The battle is on—in one corner there`s the proverbial David in the person of FDIC Chairman Donna Tanoue, and in the other corner, three giant Goliaths - Senate Banking Committee Chairman Phil Gramm, Treasury Secretary Lawrence Summers, and Federal Reserve Board Chairman Alan Greenspan.
Technically the conflict is over the FDIC`s Deposit Insurance Option Paper (published in August), which suggested (some said foolishly) that deposit insurance coverage should be increased from $100,000 to $200,000 per depositor. As the paper pointed out, such an increase would compensate for the last 20 years or so of inflation since the insurance level was set at $100,000. The new ceiling might also help to meet an increasingly difficult problem for community banks—obtaining sufficient deposits to meet growing loan demand. Core deposits as a source of funding for community banks have steadily declined and largely are being replaced by loans from the Federal Home Loan Banking System.
Once this idea was floated, Senator Gramm, an ever-pure free marketer, reacted with a resounding “No way - not on my watch!” At a recent Senate committee hearing (on an unrelated subject) Gramm gained support for his position from the secretary of the Treasury and the Fed chairman. Treasury said it doesn`t agree with the proposal because it increases risk taking and possible government liability; Greenspan said “no” because he feels it`s a subsidy for the rich. (I guess he`s been in government so long that anyone who has over $100,000 is really rich.)Do these opinions nix the possibility for a change in the deposit insurance ceiling? I don`t believe so. This is a complex issue that will require congressional hearings and much research, because it relates to “too big to fail” policies and overall financial reform. Here are some of the important points to be weighed in this debate:
Do these opinions nix the possibility for a change in the deposit insurance ceiling? I don't believe so. This is a complex issue that will require congressional hearings and much research, because it relates to "too big to fail" policies and overall financial reform. Here are some of the important points to be weighed in this debate:
Increasing deposit insurance brings more financial risk to government - Possible, but unlikely, since the bank insurance fund has never cost the Treasury a penny (the thrift insurance fund is the one that went broke). Even Chairman Tanoue and Fed Governor Meyer have pointed out that the greatest risk to the fund is likely to be the failure of a large complex bank. Moreover, the risk is much greater to the federal government when it supports a huge home loan bank financing institution (another quasi-governmental agency such as Fannie Mae or Freddie Mac) - where any trouble means big trouble.
It distorts the operations of the free market - This is also referred to as creating a “morale hazard,” the idea being that FDIC depositors won`t have to worry about the condition of the bank. Of course, the so-called free market is out of kilter anyway, what with the Federal Reserve`s discount window and the Treasury`s bailout of Mexico and half of Asia through the IMF. In fact, the government seldom does anything that doesn`t impact the free market (think environmental protection, antitrust, regulation of good drugs, bad drugs, and so on). The issue of whether to increase the deposit insurance ceiling has less to do with the distortion of the free market than it does with whether this particular action in total is “good for the country.” (In the case of Mexico, for instance, the free marketers decided that a U.S. bailout of rich U.S. business leaders was good for the country and the world; bingo, the funds were granted.)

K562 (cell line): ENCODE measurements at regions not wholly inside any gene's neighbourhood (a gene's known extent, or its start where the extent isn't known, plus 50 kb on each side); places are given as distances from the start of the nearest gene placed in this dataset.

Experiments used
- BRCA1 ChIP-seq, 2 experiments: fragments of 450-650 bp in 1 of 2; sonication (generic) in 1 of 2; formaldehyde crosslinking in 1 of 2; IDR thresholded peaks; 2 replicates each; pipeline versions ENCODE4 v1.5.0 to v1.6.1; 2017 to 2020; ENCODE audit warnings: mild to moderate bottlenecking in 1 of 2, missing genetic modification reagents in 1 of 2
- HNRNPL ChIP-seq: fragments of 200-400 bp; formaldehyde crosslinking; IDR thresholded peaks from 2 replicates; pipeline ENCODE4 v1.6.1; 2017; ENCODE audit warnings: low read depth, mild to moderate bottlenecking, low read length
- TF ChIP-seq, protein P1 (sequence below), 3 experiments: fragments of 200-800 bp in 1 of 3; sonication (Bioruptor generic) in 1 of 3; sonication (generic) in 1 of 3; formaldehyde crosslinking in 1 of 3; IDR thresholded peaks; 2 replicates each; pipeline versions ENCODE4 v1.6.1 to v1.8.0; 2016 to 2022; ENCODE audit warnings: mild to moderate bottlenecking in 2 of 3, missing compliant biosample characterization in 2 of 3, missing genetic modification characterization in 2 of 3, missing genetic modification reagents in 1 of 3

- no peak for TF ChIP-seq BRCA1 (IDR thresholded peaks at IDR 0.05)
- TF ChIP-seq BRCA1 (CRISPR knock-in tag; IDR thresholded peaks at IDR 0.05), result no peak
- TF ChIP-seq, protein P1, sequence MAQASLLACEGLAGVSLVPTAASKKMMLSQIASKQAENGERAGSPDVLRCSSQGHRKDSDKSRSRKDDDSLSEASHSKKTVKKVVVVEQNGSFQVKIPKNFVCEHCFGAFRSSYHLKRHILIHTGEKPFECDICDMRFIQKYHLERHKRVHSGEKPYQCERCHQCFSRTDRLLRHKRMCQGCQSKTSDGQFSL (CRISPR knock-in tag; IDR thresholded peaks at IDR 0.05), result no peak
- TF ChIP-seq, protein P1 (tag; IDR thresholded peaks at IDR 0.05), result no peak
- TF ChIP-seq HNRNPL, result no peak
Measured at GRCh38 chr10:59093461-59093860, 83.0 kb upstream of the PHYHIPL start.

It`s a subsidy for the rich - It`s debatable whether FDIC insurance is a subsidy at all. Most economists (though not Greenspan) doubt that there is much of a subsidy because the banks have paid for all of the insurance and the insurance fund has covered any losses.
Now that I`ve laid out the opposing views, here are several good reasons for approving the FDIC deposit guarantee increase:
It will level the competitive playing field - Historically, governments have protected all bank depositors when very large banks are in trouble, thus providing an implicit guarantee of unlimited insurance for those institutions (e.g., Japan, Saudi, Korea, Thailand, and the U.S.). Therefore, at the very least, the increase to $200,000 tends to give community banks a better chance to maintain their deposit base against a too-big-to-fail competitor.
The increase will reduce the risk that smaller banks and the communities they serve will stagnate due to the banks` inability to obtain funding at a reasonable cost - It could also reduce future FDIC insurance payments if these weak banks fail in the next recession. (Incidentally, an FDIC study shows that if the insurance level had been at $200,000 during the problems of the `80s and `90s, it would not have materially increased FDIC insurance costs.)
The increase will help to maintain a banking system that is decentralized and diverse - This type of system helps the economy, boosts productivity, and promotes entrepreneurship - important factors in our present prosperity.
It provides a savings incentive - As more baby boomers retire with savings in excess of $100,000, the increased FDIC insurance coverage will provide a convenient and conservative savings option and will encourage savings, which all economists agree would be good for the U.S. economy.
You may have guessed by now that I`m rooting for the corner with
little David (Chairman Tanoue) in this important policy
showdown - and the battle is far from over. Why? I`ll simply use the
litmus test that applies to all other proposed reforms: It`s good for
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